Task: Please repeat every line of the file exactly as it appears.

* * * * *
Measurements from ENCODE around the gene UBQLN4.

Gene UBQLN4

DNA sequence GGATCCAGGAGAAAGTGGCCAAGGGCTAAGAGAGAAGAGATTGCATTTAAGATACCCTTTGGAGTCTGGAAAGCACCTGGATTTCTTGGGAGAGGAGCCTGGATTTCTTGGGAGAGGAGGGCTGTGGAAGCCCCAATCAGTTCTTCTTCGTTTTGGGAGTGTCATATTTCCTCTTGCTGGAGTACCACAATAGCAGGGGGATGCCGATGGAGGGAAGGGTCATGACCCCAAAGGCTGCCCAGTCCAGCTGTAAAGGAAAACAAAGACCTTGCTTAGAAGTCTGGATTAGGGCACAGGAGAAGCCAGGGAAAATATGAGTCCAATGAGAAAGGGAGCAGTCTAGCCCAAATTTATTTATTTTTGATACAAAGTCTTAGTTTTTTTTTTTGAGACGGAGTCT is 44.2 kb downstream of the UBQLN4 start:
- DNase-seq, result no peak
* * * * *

Measurements from ENCODE around the gene UBQLN4.

Gene UBQLN4

DNA sequence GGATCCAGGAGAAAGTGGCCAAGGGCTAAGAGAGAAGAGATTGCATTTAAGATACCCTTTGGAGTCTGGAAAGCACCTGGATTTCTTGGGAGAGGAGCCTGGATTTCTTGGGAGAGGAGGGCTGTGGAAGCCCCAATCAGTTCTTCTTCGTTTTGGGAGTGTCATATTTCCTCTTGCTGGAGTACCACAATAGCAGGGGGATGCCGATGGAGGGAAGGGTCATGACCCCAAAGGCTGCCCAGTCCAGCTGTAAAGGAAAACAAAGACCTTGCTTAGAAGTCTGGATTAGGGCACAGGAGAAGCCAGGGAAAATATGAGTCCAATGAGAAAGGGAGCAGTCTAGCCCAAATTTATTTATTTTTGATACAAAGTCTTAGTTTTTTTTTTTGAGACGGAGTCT is 44.2 kb downstream of the UBQLN4 start:
- DNase-seq, result no peak